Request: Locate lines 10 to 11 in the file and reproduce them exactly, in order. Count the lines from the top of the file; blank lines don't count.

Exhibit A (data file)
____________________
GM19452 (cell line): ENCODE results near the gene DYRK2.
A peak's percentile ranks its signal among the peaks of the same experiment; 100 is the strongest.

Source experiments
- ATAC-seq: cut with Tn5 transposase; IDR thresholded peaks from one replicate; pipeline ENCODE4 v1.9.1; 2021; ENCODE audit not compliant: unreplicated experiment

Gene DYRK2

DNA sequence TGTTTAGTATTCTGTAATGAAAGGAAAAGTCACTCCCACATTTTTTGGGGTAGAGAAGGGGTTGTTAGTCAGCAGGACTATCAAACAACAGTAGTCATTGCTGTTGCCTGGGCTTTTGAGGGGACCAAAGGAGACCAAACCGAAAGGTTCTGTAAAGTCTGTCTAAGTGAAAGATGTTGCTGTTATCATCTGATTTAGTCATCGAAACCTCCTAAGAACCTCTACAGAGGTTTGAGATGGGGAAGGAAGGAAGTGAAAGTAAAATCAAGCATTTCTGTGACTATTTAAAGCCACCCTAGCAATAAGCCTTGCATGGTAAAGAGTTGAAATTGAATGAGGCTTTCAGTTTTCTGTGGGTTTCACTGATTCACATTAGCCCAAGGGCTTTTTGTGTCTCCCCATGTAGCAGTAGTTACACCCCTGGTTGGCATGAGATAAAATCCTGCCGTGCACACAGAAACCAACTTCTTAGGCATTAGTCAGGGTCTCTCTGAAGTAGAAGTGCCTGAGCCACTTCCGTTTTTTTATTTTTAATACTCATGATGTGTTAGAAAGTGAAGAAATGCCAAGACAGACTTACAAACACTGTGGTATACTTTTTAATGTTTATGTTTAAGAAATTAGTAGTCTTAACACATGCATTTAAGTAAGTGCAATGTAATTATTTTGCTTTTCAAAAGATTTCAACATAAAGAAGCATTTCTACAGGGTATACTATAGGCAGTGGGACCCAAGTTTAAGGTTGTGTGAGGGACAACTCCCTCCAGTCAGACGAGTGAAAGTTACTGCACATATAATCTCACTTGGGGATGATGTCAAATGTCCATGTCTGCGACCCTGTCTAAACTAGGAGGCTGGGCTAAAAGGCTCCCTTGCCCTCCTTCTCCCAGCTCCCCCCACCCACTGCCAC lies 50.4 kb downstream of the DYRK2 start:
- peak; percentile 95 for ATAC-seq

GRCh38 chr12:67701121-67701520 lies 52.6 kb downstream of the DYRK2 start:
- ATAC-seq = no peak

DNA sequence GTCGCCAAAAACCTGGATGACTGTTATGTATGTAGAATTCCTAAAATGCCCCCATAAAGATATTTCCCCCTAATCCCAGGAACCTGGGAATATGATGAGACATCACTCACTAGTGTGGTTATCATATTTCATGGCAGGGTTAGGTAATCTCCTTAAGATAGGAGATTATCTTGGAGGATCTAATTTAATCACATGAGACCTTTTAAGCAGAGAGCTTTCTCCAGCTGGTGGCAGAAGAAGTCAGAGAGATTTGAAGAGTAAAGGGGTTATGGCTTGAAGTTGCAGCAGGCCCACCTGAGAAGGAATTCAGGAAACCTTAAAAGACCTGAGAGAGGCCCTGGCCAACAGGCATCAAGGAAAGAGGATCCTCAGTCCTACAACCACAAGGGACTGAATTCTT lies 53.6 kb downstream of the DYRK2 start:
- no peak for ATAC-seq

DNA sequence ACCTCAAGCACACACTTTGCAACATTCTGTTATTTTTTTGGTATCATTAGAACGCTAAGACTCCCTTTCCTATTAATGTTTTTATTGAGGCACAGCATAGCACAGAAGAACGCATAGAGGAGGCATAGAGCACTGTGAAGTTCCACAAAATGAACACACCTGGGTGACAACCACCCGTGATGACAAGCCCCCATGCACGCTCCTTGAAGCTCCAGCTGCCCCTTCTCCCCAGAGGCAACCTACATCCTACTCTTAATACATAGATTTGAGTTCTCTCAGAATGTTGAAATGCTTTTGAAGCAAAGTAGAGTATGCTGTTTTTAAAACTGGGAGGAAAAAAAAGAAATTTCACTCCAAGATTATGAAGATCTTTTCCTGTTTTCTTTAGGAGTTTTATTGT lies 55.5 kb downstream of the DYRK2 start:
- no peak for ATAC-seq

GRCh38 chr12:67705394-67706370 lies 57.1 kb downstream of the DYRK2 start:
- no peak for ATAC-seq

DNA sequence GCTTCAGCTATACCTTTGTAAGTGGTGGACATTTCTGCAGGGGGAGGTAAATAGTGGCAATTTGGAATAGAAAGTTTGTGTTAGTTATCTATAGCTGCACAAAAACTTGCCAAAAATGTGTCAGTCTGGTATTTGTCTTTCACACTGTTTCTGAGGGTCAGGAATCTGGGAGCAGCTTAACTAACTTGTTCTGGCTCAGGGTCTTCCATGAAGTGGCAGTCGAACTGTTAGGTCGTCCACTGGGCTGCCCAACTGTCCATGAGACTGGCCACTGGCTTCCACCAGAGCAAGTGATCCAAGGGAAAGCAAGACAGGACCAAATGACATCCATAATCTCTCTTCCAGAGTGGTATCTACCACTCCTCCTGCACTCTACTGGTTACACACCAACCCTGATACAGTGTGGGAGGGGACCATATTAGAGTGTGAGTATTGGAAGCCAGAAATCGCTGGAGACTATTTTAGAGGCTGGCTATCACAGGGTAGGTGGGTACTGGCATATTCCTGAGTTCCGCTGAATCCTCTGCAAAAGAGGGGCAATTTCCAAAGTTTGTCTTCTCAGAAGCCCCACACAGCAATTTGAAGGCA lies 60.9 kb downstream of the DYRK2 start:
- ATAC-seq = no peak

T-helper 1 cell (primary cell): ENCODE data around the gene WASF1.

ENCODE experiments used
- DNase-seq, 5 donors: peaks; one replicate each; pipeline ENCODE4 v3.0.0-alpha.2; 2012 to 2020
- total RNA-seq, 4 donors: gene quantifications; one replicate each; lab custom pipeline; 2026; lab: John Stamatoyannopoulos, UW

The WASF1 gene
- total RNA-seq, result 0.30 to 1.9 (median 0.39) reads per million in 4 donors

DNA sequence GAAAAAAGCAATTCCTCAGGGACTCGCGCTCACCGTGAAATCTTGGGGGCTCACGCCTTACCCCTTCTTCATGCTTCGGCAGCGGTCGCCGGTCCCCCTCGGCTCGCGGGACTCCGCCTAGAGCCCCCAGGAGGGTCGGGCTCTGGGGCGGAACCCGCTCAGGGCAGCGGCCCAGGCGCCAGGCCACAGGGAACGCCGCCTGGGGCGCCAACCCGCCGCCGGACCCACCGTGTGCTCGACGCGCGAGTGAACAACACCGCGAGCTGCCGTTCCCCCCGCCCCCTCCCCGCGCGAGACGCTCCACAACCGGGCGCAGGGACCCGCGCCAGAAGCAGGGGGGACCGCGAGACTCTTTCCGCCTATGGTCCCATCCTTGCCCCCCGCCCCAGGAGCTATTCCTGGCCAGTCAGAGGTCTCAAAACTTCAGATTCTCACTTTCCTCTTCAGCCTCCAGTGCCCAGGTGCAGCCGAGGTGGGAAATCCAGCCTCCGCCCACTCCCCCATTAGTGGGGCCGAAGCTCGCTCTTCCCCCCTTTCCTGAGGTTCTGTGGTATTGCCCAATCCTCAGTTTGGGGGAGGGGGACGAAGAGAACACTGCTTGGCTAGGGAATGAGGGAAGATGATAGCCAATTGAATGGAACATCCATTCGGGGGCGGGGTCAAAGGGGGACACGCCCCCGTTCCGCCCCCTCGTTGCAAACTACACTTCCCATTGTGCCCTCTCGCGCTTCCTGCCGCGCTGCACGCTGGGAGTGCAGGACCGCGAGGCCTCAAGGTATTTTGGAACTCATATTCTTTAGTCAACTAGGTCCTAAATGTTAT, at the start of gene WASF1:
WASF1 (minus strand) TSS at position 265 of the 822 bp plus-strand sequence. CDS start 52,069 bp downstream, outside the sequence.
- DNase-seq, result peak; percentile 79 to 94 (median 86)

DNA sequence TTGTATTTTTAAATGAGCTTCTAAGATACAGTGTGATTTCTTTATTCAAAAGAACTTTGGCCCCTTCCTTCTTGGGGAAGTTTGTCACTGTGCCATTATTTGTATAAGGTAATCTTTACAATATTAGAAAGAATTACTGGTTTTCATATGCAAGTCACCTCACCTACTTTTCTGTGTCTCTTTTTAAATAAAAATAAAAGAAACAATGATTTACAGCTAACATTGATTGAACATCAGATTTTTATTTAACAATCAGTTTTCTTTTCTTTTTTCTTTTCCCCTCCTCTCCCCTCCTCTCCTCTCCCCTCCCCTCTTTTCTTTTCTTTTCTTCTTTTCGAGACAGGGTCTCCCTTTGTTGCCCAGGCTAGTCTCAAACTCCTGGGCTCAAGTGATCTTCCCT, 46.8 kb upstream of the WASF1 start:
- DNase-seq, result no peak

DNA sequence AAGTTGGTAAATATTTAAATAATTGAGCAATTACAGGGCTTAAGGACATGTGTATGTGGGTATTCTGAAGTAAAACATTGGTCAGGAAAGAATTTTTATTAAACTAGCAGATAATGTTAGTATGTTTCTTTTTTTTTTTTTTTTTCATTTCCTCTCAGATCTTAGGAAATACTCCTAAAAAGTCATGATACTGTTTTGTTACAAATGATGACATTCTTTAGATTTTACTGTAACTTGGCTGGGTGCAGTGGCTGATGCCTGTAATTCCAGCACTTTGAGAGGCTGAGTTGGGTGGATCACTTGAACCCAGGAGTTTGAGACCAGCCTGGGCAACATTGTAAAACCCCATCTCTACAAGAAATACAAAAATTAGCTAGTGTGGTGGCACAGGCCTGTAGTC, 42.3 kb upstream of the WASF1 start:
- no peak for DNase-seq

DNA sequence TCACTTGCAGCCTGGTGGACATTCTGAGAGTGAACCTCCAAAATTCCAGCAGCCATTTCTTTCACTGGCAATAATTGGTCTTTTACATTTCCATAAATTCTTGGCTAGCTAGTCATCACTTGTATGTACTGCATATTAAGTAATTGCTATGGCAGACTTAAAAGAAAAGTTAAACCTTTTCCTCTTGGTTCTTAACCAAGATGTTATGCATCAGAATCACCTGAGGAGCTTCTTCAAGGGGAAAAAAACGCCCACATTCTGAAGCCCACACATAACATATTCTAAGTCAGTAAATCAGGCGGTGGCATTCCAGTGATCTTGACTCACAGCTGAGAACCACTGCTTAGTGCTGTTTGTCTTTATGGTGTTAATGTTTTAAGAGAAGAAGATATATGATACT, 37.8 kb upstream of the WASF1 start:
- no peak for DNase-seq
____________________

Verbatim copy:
DNA sequence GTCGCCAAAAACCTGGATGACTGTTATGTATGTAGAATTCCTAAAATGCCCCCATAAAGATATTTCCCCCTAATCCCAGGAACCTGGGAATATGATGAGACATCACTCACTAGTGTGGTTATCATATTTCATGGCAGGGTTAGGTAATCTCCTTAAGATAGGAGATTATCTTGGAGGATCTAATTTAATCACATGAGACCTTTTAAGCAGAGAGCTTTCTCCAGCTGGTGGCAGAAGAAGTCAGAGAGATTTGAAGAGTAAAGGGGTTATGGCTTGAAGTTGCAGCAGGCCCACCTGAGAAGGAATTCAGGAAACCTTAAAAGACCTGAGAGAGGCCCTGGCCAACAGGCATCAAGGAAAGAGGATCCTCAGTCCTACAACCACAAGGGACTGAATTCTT lies 53.6 kb downstream of the DYRK2 start:
- no peak for ATAC-seq